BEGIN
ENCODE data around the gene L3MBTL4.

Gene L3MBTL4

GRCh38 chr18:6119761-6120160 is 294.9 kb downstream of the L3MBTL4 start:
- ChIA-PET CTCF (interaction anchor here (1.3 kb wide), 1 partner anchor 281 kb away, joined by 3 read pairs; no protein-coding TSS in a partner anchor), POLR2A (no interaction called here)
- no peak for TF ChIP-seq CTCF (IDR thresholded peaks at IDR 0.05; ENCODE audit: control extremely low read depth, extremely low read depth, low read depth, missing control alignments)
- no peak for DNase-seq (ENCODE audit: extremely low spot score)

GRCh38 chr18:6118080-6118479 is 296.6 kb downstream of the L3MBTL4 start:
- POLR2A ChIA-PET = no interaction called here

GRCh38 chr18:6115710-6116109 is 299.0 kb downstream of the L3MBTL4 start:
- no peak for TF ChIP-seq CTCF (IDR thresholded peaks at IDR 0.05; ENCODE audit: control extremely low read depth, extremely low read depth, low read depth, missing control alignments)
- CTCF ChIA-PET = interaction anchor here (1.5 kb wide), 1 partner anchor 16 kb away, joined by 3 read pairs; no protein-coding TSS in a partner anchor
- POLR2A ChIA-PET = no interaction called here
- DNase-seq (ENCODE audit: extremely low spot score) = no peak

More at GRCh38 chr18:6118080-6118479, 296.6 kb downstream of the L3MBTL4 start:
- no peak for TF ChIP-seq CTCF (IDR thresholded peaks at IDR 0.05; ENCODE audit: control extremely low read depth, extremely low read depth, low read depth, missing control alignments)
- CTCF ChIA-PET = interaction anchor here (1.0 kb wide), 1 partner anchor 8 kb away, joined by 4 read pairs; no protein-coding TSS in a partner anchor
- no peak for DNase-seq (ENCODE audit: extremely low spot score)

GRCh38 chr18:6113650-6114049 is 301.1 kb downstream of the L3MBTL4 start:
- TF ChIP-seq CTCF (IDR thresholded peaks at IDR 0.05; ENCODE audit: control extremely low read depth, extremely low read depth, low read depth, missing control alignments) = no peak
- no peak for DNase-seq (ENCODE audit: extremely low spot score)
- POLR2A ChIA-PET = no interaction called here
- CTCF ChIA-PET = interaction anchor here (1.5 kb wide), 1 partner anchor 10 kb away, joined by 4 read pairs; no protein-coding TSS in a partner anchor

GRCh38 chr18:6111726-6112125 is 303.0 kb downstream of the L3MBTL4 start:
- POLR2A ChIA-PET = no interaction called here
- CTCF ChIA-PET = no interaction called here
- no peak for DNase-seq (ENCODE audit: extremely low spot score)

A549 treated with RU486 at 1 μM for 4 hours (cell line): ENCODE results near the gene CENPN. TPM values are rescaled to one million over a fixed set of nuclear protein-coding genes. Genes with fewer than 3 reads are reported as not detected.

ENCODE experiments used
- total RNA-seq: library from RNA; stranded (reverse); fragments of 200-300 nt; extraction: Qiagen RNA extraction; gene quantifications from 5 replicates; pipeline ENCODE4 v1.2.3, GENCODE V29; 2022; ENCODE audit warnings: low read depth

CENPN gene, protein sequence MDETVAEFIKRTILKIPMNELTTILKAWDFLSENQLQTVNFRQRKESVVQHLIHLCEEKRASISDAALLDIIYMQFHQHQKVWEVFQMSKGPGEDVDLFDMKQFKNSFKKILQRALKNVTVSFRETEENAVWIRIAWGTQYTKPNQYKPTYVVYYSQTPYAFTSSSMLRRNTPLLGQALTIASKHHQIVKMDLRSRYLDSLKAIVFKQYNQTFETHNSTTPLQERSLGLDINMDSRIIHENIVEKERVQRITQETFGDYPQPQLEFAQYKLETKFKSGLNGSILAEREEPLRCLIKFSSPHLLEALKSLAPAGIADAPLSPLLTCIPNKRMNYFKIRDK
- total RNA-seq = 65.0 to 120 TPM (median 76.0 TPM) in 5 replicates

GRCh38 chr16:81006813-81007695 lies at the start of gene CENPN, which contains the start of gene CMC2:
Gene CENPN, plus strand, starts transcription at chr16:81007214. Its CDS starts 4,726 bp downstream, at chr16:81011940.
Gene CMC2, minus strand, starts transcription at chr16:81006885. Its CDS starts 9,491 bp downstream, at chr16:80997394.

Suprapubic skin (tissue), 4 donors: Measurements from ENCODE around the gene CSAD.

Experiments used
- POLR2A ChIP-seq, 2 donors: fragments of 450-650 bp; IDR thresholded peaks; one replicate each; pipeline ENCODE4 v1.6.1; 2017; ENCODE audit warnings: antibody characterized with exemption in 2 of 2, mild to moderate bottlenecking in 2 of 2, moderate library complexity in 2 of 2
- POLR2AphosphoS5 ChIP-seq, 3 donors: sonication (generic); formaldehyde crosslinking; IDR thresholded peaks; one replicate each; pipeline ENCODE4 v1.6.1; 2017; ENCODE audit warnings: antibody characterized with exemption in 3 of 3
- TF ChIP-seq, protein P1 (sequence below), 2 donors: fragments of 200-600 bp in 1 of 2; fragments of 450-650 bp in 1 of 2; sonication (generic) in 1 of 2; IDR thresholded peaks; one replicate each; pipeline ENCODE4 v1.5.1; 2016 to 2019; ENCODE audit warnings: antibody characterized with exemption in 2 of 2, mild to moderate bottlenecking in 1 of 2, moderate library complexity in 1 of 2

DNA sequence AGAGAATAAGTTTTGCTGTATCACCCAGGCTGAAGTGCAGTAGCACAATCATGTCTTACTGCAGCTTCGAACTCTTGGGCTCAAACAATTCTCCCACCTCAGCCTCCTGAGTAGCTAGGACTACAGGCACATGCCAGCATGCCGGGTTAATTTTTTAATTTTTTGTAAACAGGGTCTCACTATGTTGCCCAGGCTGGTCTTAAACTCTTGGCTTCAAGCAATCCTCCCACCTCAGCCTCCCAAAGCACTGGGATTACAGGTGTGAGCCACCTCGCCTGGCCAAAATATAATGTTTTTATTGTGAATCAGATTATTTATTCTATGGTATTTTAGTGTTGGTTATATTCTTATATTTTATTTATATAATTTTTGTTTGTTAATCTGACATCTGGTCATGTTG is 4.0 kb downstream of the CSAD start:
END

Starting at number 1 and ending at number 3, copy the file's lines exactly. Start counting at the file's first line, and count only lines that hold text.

ENCODE data around the gene L3MBTL4.

Gene L3MBTL4

GRCh38 chr18:6119761-6120160 is 294.9 kb downstream of the L3MBTL4 start: